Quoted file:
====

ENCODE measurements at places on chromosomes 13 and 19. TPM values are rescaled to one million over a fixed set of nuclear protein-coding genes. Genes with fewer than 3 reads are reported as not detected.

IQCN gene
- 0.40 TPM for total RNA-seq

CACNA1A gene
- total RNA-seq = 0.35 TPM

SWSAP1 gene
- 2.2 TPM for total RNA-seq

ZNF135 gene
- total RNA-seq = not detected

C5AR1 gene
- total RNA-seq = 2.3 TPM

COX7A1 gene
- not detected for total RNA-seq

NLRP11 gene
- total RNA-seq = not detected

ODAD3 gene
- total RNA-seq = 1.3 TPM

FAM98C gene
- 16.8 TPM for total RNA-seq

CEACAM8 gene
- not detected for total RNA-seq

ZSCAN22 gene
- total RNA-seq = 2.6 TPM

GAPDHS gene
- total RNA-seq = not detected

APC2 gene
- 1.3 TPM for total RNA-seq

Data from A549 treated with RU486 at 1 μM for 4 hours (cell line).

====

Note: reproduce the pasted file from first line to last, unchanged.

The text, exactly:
ENCODE measurements at places on chromosomes 13 and 19. TPM values are rescaled to one million over a fixed set of nuclear protein-coding genes. Genes with fewer than 3 reads are reported as not detected.

IQCN gene
- 0.40 TPM for total RNA-seq

CACNA1A gene
- total RNA-seq = 0.35 TPM

SWSAP1 gene
- 2.2 TPM for total RNA-seq

ZNF135 gene
- total RNA-seq = not detected

C5AR1 gene
- total RNA-seq = 2.3 TPM

COX7A1 gene
- not detected for total RNA-seq

NLRP11 gene
- total RNA-seq = not detected

ODAD3 gene
- total RNA-seq = 1.3 TPM

FAM98C gene
- 16.8 TPM for total RNA-seq

CEACAM8 gene
- not detected for total RNA-seq

ZSCAN22 gene
- total RNA-seq = 2.6 TPM

GAPDHS gene
- total RNA-seq = not detected

APC2 gene
- 1.3 TPM for total RNA-seq

Data from A549 treated with RU486 at 1 μM for 4 hours (cell line).